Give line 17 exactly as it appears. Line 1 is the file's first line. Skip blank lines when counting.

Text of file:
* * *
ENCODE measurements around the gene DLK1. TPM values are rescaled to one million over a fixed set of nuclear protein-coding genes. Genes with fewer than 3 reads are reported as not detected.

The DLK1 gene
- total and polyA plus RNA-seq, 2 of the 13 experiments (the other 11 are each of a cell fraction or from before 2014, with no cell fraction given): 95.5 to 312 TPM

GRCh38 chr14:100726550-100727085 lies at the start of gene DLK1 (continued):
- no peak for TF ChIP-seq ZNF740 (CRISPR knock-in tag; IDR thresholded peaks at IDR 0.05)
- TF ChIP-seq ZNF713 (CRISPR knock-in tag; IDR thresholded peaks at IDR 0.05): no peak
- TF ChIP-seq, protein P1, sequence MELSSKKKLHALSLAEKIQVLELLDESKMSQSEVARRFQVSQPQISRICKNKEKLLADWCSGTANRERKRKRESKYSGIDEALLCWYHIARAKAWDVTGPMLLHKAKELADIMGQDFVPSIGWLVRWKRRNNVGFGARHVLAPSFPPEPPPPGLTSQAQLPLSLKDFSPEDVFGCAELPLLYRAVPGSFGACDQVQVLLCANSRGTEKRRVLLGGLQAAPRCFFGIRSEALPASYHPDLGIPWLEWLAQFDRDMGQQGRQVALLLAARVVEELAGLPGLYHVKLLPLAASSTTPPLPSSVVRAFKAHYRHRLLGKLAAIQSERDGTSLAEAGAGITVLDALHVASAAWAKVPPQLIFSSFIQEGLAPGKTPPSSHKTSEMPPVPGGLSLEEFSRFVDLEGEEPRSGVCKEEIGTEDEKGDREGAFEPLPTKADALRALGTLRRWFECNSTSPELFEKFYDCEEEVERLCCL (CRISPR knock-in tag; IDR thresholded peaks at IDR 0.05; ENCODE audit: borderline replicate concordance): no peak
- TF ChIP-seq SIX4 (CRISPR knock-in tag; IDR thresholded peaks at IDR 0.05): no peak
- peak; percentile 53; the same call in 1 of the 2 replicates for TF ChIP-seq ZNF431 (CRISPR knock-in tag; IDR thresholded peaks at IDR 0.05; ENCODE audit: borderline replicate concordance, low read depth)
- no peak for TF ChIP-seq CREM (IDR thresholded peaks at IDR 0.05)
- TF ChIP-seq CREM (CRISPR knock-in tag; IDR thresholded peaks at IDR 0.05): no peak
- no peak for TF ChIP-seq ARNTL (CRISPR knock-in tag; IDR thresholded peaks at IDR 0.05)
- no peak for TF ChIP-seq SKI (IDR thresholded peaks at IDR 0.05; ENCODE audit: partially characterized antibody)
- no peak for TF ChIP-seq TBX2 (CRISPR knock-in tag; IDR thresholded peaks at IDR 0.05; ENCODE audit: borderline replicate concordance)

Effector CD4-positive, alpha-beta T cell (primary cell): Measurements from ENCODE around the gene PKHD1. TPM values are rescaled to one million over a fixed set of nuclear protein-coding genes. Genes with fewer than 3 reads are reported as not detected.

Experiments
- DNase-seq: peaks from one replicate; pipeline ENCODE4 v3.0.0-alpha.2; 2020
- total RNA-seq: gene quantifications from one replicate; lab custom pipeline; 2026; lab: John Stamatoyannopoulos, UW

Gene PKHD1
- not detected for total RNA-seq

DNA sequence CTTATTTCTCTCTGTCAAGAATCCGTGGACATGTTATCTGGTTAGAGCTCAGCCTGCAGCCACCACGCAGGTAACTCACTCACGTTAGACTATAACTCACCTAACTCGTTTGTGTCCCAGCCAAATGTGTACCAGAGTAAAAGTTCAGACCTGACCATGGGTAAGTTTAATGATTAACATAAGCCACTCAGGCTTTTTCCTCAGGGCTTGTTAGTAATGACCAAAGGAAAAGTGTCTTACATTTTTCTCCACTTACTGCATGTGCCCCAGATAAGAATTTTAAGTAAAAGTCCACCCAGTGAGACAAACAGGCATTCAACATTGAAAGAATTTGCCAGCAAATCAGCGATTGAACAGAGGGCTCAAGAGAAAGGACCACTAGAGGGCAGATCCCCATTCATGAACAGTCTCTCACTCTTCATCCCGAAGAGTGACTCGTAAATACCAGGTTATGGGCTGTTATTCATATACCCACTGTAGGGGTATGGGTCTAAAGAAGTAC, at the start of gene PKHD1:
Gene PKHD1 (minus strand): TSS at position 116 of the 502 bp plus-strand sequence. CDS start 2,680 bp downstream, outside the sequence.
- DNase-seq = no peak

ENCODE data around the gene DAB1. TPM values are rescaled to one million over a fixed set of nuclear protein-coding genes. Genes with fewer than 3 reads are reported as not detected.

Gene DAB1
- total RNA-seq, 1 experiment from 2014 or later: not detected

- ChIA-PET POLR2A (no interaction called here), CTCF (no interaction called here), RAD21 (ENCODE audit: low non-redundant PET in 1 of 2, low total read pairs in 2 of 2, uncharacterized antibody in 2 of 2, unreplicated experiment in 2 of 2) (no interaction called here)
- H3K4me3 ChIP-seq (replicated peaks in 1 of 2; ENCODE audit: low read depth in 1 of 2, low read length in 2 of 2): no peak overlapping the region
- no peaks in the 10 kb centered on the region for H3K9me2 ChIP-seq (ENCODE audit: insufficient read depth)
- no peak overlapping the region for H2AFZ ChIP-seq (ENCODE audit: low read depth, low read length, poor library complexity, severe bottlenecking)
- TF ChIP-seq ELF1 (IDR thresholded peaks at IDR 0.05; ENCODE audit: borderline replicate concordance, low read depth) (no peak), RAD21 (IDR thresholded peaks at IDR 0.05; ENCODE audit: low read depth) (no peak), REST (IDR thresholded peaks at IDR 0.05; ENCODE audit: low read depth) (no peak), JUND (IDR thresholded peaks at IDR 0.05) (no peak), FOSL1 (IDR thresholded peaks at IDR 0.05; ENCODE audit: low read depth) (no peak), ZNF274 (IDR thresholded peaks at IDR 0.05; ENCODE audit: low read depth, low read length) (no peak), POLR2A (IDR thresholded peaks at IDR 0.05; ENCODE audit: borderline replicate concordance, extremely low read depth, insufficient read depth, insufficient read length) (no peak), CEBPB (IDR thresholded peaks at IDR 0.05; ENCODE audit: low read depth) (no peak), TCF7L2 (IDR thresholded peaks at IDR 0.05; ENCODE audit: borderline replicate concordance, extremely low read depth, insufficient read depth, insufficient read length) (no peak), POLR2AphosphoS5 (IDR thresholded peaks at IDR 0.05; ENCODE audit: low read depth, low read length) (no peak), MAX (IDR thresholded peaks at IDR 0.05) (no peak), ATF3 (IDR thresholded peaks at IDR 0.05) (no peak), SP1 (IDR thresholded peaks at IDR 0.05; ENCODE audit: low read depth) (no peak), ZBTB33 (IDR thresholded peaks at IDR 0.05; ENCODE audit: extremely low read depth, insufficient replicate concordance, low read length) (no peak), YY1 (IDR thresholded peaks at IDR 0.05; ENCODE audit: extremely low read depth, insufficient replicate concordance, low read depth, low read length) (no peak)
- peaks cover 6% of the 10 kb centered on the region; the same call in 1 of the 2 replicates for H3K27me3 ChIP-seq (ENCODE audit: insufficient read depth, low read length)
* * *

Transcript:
- DNase-seq: peaks from one replicate; pipeline ENCODE4 v3.0.0-alpha.2; 2020